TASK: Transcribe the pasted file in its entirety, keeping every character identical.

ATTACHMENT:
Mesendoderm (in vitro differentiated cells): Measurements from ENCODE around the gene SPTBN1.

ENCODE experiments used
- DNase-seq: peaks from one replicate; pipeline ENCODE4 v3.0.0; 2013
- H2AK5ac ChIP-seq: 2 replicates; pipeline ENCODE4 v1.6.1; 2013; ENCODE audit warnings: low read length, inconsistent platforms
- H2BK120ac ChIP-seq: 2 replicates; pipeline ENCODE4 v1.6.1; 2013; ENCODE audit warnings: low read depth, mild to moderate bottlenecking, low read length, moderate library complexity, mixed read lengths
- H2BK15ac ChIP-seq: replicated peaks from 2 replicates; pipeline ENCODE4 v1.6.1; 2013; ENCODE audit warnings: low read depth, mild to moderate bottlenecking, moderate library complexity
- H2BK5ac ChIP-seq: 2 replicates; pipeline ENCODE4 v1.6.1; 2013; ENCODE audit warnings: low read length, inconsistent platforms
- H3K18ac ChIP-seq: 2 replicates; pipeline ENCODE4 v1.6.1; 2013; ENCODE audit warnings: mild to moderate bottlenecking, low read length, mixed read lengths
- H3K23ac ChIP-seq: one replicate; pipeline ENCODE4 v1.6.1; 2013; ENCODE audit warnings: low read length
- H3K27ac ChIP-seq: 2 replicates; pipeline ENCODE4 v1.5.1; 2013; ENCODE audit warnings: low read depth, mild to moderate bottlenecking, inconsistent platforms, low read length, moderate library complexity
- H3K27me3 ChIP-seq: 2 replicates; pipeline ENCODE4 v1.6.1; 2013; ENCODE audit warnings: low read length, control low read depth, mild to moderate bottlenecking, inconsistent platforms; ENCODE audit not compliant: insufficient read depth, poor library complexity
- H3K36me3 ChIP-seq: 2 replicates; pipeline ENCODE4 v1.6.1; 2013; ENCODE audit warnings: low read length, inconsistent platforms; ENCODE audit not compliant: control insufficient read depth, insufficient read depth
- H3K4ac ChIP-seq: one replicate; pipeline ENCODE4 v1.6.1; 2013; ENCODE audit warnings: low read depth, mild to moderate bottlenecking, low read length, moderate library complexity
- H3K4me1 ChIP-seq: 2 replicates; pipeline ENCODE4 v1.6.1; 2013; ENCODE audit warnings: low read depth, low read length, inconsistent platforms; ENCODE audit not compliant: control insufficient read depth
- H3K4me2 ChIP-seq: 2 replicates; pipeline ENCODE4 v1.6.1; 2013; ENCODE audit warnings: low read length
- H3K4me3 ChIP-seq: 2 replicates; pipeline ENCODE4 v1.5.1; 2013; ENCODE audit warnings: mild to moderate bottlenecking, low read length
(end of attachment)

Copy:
Mesendoderm (in vitro differentiated cells): Measurements from ENCODE around the gene SPTBN1.

ENCODE experiments used
- DNase-seq: peaks from one replicate; pipeline ENCODE4 v3.0.0; 2013
- H2AK5ac ChIP-seq: 2 replicates; pipeline ENCODE4 v1.6.1; 2013; ENCODE audit warnings: low read length, inconsistent platforms
- H2BK120ac ChIP-seq: 2 replicates; pipeline ENCODE4 v1.6.1; 2013; ENCODE audit warnings: low read depth, mild to moderate bottlenecking, low read length, moderate library complexity, mixed read lengths
- H2BK15ac ChIP-seq: replicated peaks from 2 replicates; pipeline ENCODE4 v1.6.1; 2013; ENCODE audit warnings: low read depth, mild to moderate bottlenecking, moderate library complexity
- H2BK5ac ChIP-seq: 2 replicates; pipeline ENCODE4 v1.6.1; 2013; ENCODE audit warnings: low read length, inconsistent platforms
- H3K18ac ChIP-seq: 2 replicates; pipeline ENCODE4 v1.6.1; 2013; ENCODE audit warnings: mild to moderate bottlenecking, low read length, mixed read lengths
- H3K23ac ChIP-seq: one replicate; pipeline ENCODE4 v1.6.1; 2013; ENCODE audit warnings: low read length
- H3K27ac ChIP-seq: 2 replicates; pipeline ENCODE4 v1.5.1; 2013; ENCODE audit warnings: low read depth, mild to moderate bottlenecking, inconsistent platforms, low read length, moderate library complexity
- H3K27me3 ChIP-seq: 2 replicates; pipeline ENCODE4 v1.6.1; 2013; ENCODE audit warnings: low read length, control low read depth, mild to moderate bottlenecking, inconsistent platforms; ENCODE audit not compliant: insufficient read depth, poor library complexity
- H3K36me3 ChIP-seq: 2 replicates; pipeline ENCODE4 v1.6.1; 2013; ENCODE audit warnings: low read length, inconsistent platforms; ENCODE audit not compliant: control insufficient read depth, insufficient read depth
- H3K4ac ChIP-seq: one replicate; pipeline ENCODE4 v1.6.1; 2013; ENCODE audit warnings: low read depth, mild to moderate bottlenecking, low read length, moderate library complexity
- H3K4me1 ChIP-seq: 2 replicates; pipeline ENCODE4 v1.6.1; 2013; ENCODE audit warnings: low read depth, low read length, inconsistent platforms; ENCODE audit not compliant: control insufficient read depth
- H3K4me2 ChIP-seq: 2 replicates; pipeline ENCODE4 v1.6.1; 2013; ENCODE audit warnings: low read length
- H3K4me3 ChIP-seq: 2 replicates; pipeline ENCODE4 v1.5.1; 2013; ENCODE audit warnings: mild to moderate bottlenecking, low read length